Investment Analysis

Definition of 'Investment Analysis'


  1. The study of how an investment is likely to perform and how suitable it is for a given investor. Investment analysis is key to any sound portfolio-management strategy. Investors not comfortable doing their own investment analysis can seek professional advice from a financial advisor.

  2. An analysis of past investment decisions. An investment analysis is a look back at previous investment decisions and the thought process of making the investment decision. Key factors should include entry price, expected time horizon, and reasons for making the decision at the time.

Investopedia explains 'Investment Analysis'





  1. For example, in conducting an investment analysis of a mutual fund, the investor would look at factors such as how the fund has performed compared to its benchmark. The investor could also compare performed to similar funds, its expense ratio, management stability, sector weighting, style and asset allocation. Investment goals should always be considered when analyzing an investment; one size does not always fit all, and highest returns regardless of risk are not always the goal.

  2. For any beginner investor, investment analysis is essential. Looking back at past decisions and analyzing the mistakes and successes will help fine-tune strategies. Many investors don't even document why they made an investment let alone analyze why they were wrong or right. You could make a proper decision, extraordinary events could lose you money, and if you didn't analyze it, you would shy away from making the same decision.





comments powered by Disqus
Hot Definitions
  1. Federal Reserve Note

    The most accurate term used to describe the paper currency (dollar bills) circulated in the United States. These Federal Reserve Notes are printed by the U.S. Treasury at the instruction of the Federal Reserve member banks, who also act as the clearinghouse for local banks that need to increase or reduce their supply of cash on hand.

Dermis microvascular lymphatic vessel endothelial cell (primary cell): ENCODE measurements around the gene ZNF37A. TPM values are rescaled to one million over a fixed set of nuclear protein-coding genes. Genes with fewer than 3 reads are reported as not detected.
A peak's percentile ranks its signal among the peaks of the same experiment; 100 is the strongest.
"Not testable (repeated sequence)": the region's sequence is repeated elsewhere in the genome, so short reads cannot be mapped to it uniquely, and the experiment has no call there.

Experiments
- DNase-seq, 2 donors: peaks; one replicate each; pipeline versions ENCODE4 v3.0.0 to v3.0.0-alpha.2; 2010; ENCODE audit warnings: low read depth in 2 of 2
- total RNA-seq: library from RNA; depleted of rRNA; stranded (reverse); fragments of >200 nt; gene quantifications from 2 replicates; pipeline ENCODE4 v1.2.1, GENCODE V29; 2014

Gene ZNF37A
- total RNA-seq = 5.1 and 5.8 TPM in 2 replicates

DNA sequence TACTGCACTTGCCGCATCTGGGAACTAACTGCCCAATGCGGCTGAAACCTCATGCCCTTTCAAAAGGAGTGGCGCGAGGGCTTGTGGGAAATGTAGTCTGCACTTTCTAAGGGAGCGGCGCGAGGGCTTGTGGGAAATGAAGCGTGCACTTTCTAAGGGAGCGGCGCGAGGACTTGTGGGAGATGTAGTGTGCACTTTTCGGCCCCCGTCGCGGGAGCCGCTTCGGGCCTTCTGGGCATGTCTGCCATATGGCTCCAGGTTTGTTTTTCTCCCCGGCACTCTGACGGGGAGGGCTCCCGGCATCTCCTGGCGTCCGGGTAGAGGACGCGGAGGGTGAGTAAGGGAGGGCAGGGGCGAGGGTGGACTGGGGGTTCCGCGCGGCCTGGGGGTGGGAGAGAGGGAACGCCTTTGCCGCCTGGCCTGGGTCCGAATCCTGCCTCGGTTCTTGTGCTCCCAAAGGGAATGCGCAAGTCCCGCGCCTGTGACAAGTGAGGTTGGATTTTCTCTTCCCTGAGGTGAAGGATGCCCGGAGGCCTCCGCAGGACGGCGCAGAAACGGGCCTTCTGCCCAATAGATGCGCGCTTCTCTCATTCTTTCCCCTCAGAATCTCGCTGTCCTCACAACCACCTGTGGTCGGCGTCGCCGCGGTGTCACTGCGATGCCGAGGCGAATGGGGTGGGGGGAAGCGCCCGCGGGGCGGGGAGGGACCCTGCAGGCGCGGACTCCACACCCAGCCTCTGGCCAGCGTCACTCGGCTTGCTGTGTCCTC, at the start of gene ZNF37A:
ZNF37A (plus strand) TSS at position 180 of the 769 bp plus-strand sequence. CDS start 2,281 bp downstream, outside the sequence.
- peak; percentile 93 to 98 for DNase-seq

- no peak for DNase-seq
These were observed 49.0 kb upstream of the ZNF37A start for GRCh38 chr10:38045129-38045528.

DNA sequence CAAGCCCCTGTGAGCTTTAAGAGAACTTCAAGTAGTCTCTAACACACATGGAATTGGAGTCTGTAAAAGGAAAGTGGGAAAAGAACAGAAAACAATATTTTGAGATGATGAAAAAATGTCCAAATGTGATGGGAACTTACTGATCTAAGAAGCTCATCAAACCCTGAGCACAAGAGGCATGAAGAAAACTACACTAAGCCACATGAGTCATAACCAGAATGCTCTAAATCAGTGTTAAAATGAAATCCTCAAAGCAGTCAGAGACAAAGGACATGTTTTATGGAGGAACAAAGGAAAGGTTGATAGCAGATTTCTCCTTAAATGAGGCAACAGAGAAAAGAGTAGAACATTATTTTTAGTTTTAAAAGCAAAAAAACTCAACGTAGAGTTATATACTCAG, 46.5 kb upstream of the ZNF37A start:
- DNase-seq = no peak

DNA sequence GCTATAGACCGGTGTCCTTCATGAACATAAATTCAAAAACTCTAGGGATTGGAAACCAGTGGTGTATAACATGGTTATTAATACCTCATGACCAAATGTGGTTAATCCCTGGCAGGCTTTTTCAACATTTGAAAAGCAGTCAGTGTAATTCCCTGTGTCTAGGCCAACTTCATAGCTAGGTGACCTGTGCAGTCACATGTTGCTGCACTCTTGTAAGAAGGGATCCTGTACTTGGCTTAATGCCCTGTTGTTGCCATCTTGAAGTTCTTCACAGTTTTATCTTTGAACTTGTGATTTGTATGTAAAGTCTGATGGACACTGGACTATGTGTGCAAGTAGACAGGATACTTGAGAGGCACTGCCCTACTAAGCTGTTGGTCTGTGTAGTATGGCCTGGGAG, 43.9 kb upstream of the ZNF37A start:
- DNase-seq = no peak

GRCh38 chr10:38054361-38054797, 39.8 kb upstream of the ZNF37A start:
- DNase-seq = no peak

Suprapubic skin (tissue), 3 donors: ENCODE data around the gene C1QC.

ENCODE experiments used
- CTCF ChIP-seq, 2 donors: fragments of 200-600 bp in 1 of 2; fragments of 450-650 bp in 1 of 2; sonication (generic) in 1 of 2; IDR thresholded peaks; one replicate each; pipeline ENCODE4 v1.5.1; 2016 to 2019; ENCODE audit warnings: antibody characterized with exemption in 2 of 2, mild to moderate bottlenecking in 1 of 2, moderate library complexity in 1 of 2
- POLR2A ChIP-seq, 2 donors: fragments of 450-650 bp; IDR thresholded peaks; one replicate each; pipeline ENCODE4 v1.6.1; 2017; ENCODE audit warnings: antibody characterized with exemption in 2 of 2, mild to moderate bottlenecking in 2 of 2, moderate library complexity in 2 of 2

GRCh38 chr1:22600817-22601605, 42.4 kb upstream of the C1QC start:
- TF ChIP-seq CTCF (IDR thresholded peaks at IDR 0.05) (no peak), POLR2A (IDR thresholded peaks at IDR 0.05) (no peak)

2. Benchmark Bond

    A bond that provides a standard against which the performance of other bonds can be measured. Government bonds are almost always used as benchmark bonds. Also referred to as "benchmark issue" or "bellwether issue".
  3. Market Capitalization

    The total dollar market value of all of a company's outstanding shares. Market capitalization is calculated by multiplying a company's shares outstanding by the current market price of one share. The investment community uses this figure to determine a company's size, as opposed to sales or total asset figures.
  4. Oil Reserves

    An estimate of the amount of crude oil located in a particular economic region. Oil reserves must have the potential of being extracted under current technological constraints. For example, if oil pools are located at unattainable depths, they would not be considered part of the nation's reserves.
  5. Joint Venture - JV

    A business arrangement in which two or more parties agree to pool their resources for the purpose of accomplishing a specific task. This task can be a new project or any other business activity. In a joint venture (JV), each of the participants is responsible for profits, losses and costs associated with it.
  6. Aggregate Risk

    The exposure of a bank, financial institution, or any type of major investor to foreign exchange contracts - both spot and forward - from a single counterparty or client. Aggregate risk in forex may also be defined as the total exposure of an entity to changes or fluctuations in currency rates.
Trading Center